Stay the course

Stay the course

"Stay the course" is a phrase used in the context of a war or battle meaning to pursue a goal regardless of any obstacles or criticism. The modern usage of this term was popularized by United States presidents George W. Bush and Ronald Reagan. Bush originally used the phrase to describe the Iraq War, but has since abandoned the phrase due to continual pressure to change his Iraq War strategy.cite news | url= | title= Bush Drops 'Stay The Course' Phrase | date=October 24, 2006 | publisher= CBS]



Similar to "cut and run", a pejorative phrase used to describe cowardly withdrawal from battle, "stay the course" allegedly originated as a nautical metaphor on maintaining a constant, unaltering course while navigating. For instance, in a 2003 column, William Safire asked his readers what they knew of its origins, saying it "appears to be rooted in a nautical metaphor." [cite news|url=|title='Exit strategy': a useful phrase when thinking is uncomfortable|author=William Safire|publisher=The New York Times News Service|date=December 14 2003|accessdate=2007-02-19] . Citations from the late 19th century, however, show the phrase describing horses having the stamina to remain on the course of a racetrack.cite web | url= | title= Issue of June 7, 2004 | date=June 7, 2004 | publisher= The Word Detective|accessdate=2007-02-19] [cite web|url=|title=stay (v.)|first=Douglas|last=Harper|publisher=Online Etymology Dictionary|accessdate=2007-02-19] Safire found the same, writing that the earliest such use found was for an 1873 rowing competition.cite news|url=|title=Janus strikes again -- two hot phrases that look both ways|author=William Safire|date=January 11 2004|accessdate=2007-02-19] Safire's correspondent, lexicographer Ben Zimmer, [cite web|url=|title=Benjamin Zimmer|publisher=University of Pennsylvania|accessdate=2007-02-19] pointed out that before that, "citations for stay the course invariably have the countervailing sense of 'to stop or check the course (of something).'" Elizabethan playwright Christopher Marlowe used it in that sense in "The Tragical History of Doctor Faustus" in 1588.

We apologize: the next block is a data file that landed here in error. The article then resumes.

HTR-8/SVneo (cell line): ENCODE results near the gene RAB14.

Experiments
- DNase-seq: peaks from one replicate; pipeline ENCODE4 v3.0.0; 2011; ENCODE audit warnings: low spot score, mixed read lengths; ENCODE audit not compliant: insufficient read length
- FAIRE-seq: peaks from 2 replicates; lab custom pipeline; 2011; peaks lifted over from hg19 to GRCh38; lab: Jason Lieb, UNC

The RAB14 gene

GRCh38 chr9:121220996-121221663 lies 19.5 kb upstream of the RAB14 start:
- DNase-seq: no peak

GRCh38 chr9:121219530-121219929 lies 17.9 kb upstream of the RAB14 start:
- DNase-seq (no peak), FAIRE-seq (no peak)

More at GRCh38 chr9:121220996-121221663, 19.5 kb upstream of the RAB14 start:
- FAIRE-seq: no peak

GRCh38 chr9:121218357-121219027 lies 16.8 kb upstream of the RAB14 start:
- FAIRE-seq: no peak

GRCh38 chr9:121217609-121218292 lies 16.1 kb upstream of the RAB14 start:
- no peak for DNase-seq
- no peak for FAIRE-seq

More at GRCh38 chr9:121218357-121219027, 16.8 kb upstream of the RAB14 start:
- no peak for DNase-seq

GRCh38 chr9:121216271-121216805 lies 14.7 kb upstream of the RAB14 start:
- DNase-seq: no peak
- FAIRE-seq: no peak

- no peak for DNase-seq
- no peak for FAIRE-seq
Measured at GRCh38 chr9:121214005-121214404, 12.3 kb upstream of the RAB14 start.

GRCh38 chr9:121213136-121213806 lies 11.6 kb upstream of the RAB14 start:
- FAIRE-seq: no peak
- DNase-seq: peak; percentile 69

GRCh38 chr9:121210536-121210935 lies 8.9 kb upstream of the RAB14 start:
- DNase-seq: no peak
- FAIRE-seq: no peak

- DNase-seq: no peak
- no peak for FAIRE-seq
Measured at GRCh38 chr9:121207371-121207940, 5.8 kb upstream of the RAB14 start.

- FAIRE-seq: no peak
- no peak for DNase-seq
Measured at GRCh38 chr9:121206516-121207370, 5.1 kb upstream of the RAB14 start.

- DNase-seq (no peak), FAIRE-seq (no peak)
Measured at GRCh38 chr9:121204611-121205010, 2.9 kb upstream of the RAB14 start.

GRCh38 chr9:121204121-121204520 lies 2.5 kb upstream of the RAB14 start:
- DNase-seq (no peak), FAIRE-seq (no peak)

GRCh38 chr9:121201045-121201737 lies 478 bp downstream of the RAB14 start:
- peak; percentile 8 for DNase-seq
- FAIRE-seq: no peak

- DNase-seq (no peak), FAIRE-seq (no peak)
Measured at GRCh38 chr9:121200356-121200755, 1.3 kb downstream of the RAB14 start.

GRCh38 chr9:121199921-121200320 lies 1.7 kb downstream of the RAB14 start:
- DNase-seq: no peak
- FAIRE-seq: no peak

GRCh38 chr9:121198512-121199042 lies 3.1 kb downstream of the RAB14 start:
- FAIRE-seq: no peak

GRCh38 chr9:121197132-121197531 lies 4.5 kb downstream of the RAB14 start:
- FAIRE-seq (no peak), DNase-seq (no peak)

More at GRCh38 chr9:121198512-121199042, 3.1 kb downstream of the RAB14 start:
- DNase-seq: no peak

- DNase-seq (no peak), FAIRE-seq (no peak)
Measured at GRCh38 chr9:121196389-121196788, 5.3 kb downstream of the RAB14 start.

The phrase has had fitful use in American politics. It was used by several figures during the Vietnam War, including Gen. William Westmoreland, who wrote in his 1976 autobiography "A Soldier Reports" that "a lack of determination to stay the course...demonstrated in Cambodia, South Vietnam, and Laos that the alternative to victory was defeat."cite news |title=The Failure of Empire |author=The Editors |journal=Monthly Review |year=2005 |month=January |accessdate=2007-02-20] It had been invoked during wartime by President Lyndon Johnson in a 1967 speech [cite news |url= |title= Bush's Words on Iraq Echo LBJ in 1967 |publisher=The Associated Press |date=September 22 2005 |accessdate=2007-02-20'"America is committed to the defense of South Vietnam until an honorable peace can be negotiated," Johnson told the Tennessee Legislature on March 15, 1967. Despite the obstacles to victory, the president said, "We shall stay the course."'] and by Johnson's Undersecretary of the Air Force Townsend Hoopes.

The phrase gained a central place in rhetoric due to the publication by journalist Stewart Alsop in his 1973 memoirs of a conversation with Winston Churchill. Alsop related that the British Prime Minister had pondered at the close of World War II, "America, it is a great and strong country, like a workhorse pulling the rest of the world out of despond and despair. But will it stay the course?" The anecdote became a favorite of Democratic hawk Sen. Henry Jackson, and was retold by Secretary of Defense William Cohen more than once during his tenure. [cite web |url= |title=110th Landon Lecture |author=William Cohen |date=September 12 1997 |accessdate=2007-02-20]

"Stay the course" was later popularized by Ronald Reagan while campaigning for Republicans during the 1982 mid-term elections, arguing against changes in his economic policies. According to the "Washington Post", Reagan used the "stay the course" phrase while on a ten-day political campaign through fourteen states.cite web |url= |title= Stay the course | accessdate=2007-02-15 ] and it was included in his 1982 budget message, [cite web|url=|title=Message to the Congress Transmitting the Fiscal Year 1983 Budget|author=Ronald Reagan|date=February 8, 1982|accessdate=2007-02-19] where he sought to allay fears that his policies were causing a recession. [cite news|url=,9171,925260,00.html|title="No Time to Retreat"|author=George J. Church|publisher=TIME Magazine|date=February 15, 1982|accessdate=2007-02-19] He continued using it as a slogan through the November election. [cite news|url=,9171,923035,00.html|title=A Hot Time on the Hustings|author=Walter Isaacson|publisher=TIME Magazine|date=November 1, 1982|accessdate=2007-02-19]